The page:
How to Avoid Audio Bleed in Your Home Recording

So you've set up a home studio, have your interface and DAW all hooked up, and have managed to get a whole band over to make a record. Everyone's well rehearsed, and you've settled on one lofty goal: to make a record that preserves the performance. In other words, you want the tracks to maintain that "live" feel.

Since you aren't working in a professional space, you probably don't have the resources to stuff everyone into their own isolation booths. At the same time, you want your tracks isolated enough so that when it comes time for the mixing process, it’s not one giant glob of sound.

Bleed, a frequent troublemaker in recording, is when another instrument sneaks its way into the recording of a different instrument. Bleed is the enemy, and today we're going to share a few strategies you can employ to avoid bleed in your next session.

Use a Microphone in Cardioid

The first defense in preventing bleed revolves around microphone choice and placement. Every microphone has a pickup pattern that can be used to its advantage.

Cardioid — arguably the most utilized pattern — has a heart-shaped pickup pattern. As a result, it is designed to capture sound in front and to the sides of the microphone, but not behind it. This helps to reject unwanted sound from other instruments.

Check out some of the go-to options like the Shure SM57, Blue Baby Bottle, and the Shure SM7B.

Close-Mic the Source

The most efficient way to cut down on bleed is by close-mic’ing each source so that you get the most direct sound possible. When recording drums, this means trying to control your tone as much as possible by placing your kick drum mic right in the sound hole, the snare and tom mics right above the heads, and the overhead mics just above the kit.

Guitar and bass amps can have the microphone practically touching the grill cloth. Vocals are extremely important to mic closely as well, but not so close that the singer is overloading the microphone and distorting the signal.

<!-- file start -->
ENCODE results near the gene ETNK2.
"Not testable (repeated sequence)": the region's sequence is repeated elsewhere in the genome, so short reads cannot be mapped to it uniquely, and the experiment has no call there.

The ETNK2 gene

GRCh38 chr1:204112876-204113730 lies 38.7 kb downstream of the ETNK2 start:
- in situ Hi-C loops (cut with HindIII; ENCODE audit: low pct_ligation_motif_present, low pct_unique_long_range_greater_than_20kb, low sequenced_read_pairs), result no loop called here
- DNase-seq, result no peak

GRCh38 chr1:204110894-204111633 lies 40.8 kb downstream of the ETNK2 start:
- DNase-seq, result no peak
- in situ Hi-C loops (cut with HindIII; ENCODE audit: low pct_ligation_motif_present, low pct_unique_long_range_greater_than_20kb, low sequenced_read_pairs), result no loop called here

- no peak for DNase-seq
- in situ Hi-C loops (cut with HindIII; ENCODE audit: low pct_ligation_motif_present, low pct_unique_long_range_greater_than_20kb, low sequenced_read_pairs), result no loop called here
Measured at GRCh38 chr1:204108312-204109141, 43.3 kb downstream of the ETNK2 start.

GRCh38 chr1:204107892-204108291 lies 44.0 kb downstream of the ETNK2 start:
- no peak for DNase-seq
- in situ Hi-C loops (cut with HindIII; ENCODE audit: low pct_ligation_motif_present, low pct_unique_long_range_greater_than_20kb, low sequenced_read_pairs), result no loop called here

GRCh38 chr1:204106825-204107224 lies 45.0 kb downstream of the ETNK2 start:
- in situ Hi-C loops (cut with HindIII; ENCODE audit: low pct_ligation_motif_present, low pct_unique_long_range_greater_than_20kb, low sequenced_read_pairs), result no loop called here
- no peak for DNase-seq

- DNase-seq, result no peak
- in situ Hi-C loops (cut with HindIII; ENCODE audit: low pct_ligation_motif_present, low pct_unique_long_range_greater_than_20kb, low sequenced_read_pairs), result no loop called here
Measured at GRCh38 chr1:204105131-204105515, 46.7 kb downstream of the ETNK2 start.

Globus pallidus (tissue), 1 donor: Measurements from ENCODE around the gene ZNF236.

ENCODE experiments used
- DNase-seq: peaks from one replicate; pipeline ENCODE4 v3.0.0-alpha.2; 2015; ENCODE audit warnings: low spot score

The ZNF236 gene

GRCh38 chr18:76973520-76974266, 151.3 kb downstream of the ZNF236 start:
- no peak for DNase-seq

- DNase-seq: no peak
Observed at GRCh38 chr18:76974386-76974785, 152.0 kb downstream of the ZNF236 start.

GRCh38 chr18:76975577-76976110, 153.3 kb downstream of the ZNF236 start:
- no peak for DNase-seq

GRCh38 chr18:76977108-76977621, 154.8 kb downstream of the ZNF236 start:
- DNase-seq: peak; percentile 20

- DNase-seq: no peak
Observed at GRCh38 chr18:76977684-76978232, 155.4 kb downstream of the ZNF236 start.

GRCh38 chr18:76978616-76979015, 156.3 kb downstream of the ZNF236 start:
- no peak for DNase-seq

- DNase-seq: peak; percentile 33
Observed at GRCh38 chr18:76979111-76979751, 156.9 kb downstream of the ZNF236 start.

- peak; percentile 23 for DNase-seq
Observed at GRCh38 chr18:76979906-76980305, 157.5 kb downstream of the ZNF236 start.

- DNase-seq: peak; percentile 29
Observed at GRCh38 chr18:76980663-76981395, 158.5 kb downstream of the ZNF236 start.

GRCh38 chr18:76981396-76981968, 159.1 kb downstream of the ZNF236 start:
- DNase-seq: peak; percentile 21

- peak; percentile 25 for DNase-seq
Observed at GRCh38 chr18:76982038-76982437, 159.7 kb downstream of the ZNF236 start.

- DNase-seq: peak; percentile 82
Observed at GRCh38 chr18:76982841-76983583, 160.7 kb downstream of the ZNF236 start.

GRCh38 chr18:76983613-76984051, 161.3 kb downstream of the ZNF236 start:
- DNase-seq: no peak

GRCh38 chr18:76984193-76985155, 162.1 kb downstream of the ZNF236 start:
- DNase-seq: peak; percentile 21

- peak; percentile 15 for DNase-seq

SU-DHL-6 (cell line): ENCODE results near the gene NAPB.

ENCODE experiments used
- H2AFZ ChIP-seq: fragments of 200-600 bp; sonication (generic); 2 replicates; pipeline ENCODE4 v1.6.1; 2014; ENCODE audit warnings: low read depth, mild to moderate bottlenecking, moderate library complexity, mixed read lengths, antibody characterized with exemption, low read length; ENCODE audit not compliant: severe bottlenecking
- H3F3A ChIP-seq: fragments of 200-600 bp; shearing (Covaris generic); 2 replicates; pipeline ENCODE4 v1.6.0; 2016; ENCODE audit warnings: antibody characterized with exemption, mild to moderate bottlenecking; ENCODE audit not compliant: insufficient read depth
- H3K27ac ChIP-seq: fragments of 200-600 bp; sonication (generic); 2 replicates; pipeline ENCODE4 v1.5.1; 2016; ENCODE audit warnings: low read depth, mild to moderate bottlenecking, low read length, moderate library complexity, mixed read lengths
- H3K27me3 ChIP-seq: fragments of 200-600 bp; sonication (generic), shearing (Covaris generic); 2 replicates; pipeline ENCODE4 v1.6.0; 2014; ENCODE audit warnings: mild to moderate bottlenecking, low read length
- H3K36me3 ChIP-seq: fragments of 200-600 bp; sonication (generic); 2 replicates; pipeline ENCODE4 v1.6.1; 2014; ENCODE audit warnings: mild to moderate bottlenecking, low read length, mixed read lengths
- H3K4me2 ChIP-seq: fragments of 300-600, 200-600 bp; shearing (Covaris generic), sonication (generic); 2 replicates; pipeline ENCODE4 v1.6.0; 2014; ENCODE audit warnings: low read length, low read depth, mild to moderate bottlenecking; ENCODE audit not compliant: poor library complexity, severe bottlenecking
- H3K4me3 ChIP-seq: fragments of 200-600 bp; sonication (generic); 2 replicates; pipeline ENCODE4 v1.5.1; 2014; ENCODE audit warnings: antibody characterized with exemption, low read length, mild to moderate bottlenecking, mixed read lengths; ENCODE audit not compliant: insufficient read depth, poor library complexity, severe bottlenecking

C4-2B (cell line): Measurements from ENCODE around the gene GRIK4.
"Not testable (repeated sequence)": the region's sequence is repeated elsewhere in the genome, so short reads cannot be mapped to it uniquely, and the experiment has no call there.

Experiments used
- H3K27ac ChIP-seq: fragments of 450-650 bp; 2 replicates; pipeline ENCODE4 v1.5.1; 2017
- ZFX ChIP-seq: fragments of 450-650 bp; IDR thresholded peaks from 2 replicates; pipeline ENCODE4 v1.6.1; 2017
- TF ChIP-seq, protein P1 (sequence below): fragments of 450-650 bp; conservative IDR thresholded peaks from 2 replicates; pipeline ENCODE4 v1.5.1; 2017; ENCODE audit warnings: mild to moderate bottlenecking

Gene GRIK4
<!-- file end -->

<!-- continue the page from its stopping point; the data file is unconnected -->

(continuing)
Isolate the Cabinet

If you are alright foregoing a room tone on your amp, isolation boxes allow you to place your cabinet in a closed box while placing the amp head on top. This serves two purposes.

By placing microphones in the box, the cabinet can be recorded without having to worry about extraneous sound. Additionally, with the head on top of the box, settings can easily be adjusted without having to lift the cover on the box.

Run Guitar and Bass Direct

While committing to guitar and bass tones can help with decision-making in the mix process, it’s not always beneficial when tracking the whole band at once. There is some security in knowing that these instruments can be recorded directly into your DAW and committed to later.

You can accomplish this by using a DI box to circumvent amp settings and bleed from unwanted instruments. DI boxes are the only way to guarantee a 100% clean signal. Keep in mind that you can always re-amp the direct signal later on and customize the tone to your liking.

Some of the more popular DI boxes are the Radial JPC Direct Box, Countryman DT85, and the Avalon U5.

Separate your Vocals

In most cases, vocals are going to be the focus of the mix, so extra care needs to be taken in order to avoid bleed. The best practice here would be to place your singer as far away as possible from the loudest source.

Additionally, there are vocal-specific isolation panels that prove to be incredibly effective, such as the Talent VB1 Folding Portable Isolation Booth, Portable Microphone Studio Voice Booth Isolation Box, and SE Electronics Reflexion Filter Pro Vocal Booth.

Lastly, use a less-sensitive dynamic microphone like the Shure SM58, Shure SM7B, or Sennheiser 441 to further prevent unwanted extraneous sound.

Form Walls with Acoustic Panels

Another handy alternative to isolation booths are acoustic panels, otherwise known as gobos. They work to contain the sound of each instrument by forming makeshift walls. Combining multiple panels together will radically reduce the amount of bleed across instruments, but using one per instrument will work just fine.

The main component is acoustic foam, which does all of the absorbing. Most panels are two-sided so that unwanted sounds get absorbed as well.

The result of all this separation should hopefully be cleanly recorded tracks from each instrument. It’s also important to keep physics in perspective here. There are going to be reflections of sound that are likely to show up in some regard, and that’s okay. As long as it’s manageable the tracks will sound fine.

At the end of your session, the two questions you should be able to confidently answer "yes" to are whether you can mix your raw tracks and whether you truly captured the performance.

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